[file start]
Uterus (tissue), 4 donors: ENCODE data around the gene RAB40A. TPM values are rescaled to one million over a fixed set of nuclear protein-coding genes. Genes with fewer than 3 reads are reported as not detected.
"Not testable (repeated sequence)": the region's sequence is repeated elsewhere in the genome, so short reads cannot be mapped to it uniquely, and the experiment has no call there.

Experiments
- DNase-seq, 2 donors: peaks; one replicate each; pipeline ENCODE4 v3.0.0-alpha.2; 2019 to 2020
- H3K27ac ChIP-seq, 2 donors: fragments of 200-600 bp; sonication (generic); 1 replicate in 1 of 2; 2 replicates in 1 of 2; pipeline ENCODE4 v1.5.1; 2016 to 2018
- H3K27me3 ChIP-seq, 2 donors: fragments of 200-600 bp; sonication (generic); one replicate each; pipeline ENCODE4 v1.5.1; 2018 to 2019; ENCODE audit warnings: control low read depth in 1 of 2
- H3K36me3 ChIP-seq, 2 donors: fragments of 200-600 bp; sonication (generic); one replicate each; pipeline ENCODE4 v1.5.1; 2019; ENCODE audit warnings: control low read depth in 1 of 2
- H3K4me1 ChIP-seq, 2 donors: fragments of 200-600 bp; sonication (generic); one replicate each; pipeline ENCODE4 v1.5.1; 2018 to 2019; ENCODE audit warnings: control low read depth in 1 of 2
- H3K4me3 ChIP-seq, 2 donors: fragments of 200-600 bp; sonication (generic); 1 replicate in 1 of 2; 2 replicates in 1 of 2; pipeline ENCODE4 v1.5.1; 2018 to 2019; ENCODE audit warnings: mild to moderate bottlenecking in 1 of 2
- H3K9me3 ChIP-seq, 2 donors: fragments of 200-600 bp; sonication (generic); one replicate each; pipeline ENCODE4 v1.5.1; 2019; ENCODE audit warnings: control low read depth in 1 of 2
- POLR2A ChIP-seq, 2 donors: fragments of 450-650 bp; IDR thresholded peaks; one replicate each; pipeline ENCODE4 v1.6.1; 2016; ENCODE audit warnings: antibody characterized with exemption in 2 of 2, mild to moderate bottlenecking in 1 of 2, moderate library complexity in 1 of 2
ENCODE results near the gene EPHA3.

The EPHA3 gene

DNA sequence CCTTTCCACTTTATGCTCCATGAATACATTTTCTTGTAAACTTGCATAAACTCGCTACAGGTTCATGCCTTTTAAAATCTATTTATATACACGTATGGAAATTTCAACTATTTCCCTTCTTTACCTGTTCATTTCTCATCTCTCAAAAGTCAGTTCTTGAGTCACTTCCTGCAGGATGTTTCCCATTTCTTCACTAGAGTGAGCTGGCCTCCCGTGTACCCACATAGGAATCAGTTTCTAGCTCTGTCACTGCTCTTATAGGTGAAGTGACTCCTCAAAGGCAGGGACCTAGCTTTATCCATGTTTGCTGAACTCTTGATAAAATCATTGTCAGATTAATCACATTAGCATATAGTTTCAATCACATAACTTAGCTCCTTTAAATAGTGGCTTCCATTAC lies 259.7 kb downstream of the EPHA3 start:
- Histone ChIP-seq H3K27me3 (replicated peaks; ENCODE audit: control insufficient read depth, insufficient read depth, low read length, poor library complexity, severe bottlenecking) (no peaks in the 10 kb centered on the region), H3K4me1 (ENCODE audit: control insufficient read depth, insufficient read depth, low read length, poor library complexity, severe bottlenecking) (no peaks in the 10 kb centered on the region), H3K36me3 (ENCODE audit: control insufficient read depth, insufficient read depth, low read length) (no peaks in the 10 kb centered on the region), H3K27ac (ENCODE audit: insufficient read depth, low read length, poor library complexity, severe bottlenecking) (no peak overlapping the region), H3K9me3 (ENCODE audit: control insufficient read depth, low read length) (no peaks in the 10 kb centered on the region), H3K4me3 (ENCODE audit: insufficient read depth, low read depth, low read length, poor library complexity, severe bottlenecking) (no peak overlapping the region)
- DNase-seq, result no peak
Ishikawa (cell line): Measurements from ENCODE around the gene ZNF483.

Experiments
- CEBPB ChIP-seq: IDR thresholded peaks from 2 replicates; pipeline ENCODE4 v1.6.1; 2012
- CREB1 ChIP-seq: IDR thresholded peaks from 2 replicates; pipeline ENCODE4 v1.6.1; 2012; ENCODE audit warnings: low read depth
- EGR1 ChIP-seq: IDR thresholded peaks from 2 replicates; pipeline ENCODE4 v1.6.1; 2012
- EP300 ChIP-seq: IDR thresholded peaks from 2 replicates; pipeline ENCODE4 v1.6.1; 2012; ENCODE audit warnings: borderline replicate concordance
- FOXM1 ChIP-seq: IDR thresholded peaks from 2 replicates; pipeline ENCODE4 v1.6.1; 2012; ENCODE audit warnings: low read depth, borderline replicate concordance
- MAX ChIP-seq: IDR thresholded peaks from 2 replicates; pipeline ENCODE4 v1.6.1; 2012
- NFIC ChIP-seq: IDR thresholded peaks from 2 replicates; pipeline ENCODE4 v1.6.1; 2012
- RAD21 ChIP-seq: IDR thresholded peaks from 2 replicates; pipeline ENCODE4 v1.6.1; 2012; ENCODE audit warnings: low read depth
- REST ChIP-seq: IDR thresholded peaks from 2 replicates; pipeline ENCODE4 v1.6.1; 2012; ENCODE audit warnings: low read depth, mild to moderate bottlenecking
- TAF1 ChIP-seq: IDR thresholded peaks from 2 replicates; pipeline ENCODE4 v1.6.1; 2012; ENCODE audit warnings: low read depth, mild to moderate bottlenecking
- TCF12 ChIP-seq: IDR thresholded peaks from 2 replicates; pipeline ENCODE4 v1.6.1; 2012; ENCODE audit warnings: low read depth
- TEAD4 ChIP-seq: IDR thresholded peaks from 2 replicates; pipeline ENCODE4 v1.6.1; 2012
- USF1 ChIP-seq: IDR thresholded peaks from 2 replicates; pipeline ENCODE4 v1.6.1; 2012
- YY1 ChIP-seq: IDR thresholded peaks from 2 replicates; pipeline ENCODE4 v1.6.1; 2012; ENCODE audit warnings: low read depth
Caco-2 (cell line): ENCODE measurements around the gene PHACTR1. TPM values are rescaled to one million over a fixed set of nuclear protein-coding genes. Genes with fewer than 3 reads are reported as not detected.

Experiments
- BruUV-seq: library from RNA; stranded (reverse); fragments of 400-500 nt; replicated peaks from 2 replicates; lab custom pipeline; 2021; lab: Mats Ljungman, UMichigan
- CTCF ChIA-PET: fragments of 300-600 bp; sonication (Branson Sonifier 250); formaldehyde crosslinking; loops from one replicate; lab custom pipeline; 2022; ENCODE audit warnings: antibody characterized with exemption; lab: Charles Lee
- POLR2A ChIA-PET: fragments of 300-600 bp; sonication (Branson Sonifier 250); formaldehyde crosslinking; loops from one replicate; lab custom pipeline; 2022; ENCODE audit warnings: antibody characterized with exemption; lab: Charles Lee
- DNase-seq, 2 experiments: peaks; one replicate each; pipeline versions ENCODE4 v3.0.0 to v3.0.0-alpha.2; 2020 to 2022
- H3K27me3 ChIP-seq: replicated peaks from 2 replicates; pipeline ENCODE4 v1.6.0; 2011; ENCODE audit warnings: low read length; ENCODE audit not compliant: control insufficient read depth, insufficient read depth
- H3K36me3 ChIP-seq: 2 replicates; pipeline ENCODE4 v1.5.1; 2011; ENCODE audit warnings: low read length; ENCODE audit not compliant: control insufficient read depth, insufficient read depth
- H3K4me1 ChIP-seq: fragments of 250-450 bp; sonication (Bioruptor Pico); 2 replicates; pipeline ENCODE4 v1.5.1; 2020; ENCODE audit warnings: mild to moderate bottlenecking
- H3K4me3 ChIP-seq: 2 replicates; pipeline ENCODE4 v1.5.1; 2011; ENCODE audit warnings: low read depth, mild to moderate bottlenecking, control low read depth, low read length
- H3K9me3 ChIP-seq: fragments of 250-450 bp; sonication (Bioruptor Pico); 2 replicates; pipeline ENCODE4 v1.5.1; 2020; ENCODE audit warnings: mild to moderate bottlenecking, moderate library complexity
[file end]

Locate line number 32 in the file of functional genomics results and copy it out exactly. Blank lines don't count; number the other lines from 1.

- YY1 ChIP-seq: IDR thresholded peaks from 2 replicates; pipeline ENCODE4 v1.6.1; 2012; ENCODE audit warnings: low read depth